Christmas tree controversy takes root in RI

By David Klepper

Associated Press

Published: Tuesday, Dec. 6 2011 6:06 p.m. MST

A tree referred to as a "holiday tree" by Gov. Lincoln Chafee is lit up in the rotunda of the statehouse in Providence, R.I. Tuesday, Dec. 6, 2011. The Rhode Island Statehouse hosted dueling tree lightings as Gov. Chafee and Republican State Rep. Doreen Costa battle over whether to call the official state spruce a "holiday" tree or a "Christmas" tree. The governor's decision to call the tree a 'holiday' tree prompted Costa to bring her own tree to the capitol.

Elise Amendola, Associated Press

PROVIDENCE, R.I. — Carolers singing "O Christmas Tree" crashed Rhode Island's Statehouse tree lighting on Tuesday after Gov. Lincoln Chafee unwrapped a holiday hubbub by calling the 17-foot spruce a "holiday" tree.

Chafee insisted his word choice was inclusive and in keeping with Rhode Island's founding as a sanctuary for religious diversity. But his seasonal semantics incensed some lawmakers, the Roman Catholic Church and thousands of people who called his office to complain that the independent governor was trying to secularize Christmas.

"He's trying to put our religion down," said Ken Schiano of Cranston, who came to the tree lighting after hearing about the controversy. "It's a Christmas tree. It always has been and it always will be, no matter what that buffoon says it is."

Chafee did not address the several hundred people who filled the Statehouse to watch the tree lighting. Afterward, he said he was surprised by the heated reaction to his word choice. Chafee argues that he is simply honoring Rhode Island's origins as a sanctuary for religious diversity. Religious dissident Roger Williams founded Rhode Island in 1636 as a haven for tolerance, where government and religion would forever be kept separate. Chafee's immediate predecessor also referred to Statehouse trees as "holiday" trees.

"If it's in my house it's a Christmas tree, but when I'm representing all of Rhode Island I have to be respectful of everyone," Chafee said after the tree lighting. "Now we can get back to next year's budget ... with pleasure."

After Chafee lit the "holiday" tree, a few dozen carolers interrupted a performance by a children's chorus to sing "O Christmas Tree." The dispute also prompted the Providence diocese to schedule a competing Christmas tree lighting a block from the Statehouse. A Republican state lawmaker erected a tree in a Statehouse hallway to give Rhode Island residents an alternative to the official state "holiday" tree.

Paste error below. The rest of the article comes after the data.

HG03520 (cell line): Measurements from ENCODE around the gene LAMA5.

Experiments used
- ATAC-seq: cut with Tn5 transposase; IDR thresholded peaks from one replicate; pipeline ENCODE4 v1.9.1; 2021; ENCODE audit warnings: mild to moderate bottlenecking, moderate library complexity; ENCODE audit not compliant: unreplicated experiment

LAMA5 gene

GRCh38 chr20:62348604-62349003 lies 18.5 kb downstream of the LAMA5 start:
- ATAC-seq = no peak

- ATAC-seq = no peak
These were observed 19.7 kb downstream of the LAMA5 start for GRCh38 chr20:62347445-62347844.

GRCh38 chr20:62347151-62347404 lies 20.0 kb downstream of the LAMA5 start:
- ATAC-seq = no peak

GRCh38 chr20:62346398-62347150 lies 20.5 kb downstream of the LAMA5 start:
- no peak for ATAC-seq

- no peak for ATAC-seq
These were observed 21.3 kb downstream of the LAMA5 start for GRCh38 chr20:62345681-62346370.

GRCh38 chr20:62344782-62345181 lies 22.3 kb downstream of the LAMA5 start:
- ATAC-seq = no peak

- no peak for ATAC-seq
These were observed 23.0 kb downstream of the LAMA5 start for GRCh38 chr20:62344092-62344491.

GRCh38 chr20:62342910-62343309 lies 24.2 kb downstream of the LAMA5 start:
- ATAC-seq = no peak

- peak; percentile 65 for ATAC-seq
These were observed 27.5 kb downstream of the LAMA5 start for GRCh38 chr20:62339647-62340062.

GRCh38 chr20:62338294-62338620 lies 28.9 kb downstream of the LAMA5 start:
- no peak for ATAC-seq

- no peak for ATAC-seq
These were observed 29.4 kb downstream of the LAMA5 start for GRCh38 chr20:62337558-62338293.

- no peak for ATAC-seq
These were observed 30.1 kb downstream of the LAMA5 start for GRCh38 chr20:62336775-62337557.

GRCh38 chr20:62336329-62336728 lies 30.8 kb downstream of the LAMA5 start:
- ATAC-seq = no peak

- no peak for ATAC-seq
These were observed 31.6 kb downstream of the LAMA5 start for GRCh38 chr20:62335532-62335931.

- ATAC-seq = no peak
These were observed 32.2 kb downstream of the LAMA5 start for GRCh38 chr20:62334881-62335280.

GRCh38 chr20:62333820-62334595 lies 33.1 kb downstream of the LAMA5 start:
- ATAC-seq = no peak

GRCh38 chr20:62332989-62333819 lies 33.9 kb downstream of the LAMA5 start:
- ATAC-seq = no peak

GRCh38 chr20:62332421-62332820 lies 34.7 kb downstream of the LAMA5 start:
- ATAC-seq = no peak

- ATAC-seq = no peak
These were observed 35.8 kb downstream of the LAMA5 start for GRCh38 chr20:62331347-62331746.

After the flap made national news, Chafee's office received 3,500 calls of protest, with all but 700 coming from out of state. According to a tally by Chafee's spokeswoman, his office received only 92 calls supporting his choice of words.

Rhode Island has one of the largest percentages of Catholic residents in the country. Timothy Reilly, chancellor of the Providence diocese, said Chafee's desire to be inclusive is laudable, though he chose the wrong way to do it. He said he hopes the controversy will prompt Christians to contemplate the holiday's true meaning, which he said far outweighs any spat over what to call a tree.

"He probably had the best of intentions but somewhere, somehow we lost hold of the true meaning of the season," Reilly said. "It's all about the baby Jesus. We tend to almost forget this."

But by citing Roger Williams, Chafee is upholding Rhode Island's legacy as one of the first secular governments in the modern world, according to Barry Lynn, executive director of Americans United for the Separation of Church and State.

"Rhode Island is Roger Williams country," said Lynn, who is also a United Church of Christ minister. "He was one of the great champions of religious freedom and diversity in our history. There is no war against Christianity. We have a dizzying level of religious freedom in America."

The state House of Representatives in January passed a symbolic resolution declaring that the tree traditionally erected in the Statehouse be referred to "as a 'Christmas tree' and not as a 'holiday tree' or other non-traditional terms."

Republican Rep. Doreen Costa of North Kingstown, the resolution's sponsor, hosted her own tree lighting Tuesday outside her Statehouse office. She said the uproar boosted attendance, which she called a silver lining to the controversy.

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